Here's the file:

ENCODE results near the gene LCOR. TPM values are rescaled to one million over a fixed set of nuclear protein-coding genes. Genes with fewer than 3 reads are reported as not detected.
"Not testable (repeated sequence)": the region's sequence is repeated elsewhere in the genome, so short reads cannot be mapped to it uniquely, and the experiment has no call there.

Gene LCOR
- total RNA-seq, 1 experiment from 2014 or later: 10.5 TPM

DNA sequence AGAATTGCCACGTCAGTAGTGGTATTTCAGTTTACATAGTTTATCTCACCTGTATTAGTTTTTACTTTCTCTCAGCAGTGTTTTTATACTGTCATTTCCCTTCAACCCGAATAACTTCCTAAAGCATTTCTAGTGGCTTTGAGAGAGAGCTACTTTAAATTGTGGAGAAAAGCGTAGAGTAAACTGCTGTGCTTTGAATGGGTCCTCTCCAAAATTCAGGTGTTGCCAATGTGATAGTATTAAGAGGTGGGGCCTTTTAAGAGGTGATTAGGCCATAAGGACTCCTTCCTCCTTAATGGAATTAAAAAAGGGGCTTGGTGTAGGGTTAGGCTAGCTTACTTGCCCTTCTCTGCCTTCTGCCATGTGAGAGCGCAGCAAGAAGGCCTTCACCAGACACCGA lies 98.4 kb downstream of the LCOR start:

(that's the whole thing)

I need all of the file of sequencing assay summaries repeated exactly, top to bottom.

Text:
ENCODE results near the gene LCOR. TPM values are rescaled to one million over a fixed set of nuclear protein-coding genes. Genes with fewer than 3 reads are reported as not detected.
"Not testable (repeated sequence)": the region's sequence is repeated elsewhere in the genome, so short reads cannot be mapped to it uniquely, and the experiment has no call there.

Gene LCOR
- total RNA-seq, 1 experiment from 2014 or later: 10.5 TPM

DNA sequence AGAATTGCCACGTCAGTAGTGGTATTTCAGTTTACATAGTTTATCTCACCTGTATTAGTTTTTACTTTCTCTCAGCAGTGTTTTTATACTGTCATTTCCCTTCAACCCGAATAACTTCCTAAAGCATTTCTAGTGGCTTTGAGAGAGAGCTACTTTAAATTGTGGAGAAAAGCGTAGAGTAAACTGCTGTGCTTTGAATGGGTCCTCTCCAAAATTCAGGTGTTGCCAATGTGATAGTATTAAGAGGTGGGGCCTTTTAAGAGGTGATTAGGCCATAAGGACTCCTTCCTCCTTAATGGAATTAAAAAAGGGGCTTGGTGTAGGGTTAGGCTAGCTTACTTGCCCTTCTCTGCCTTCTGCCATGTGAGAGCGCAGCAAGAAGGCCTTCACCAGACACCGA lies 98.4 kb downstream of the LCOR start: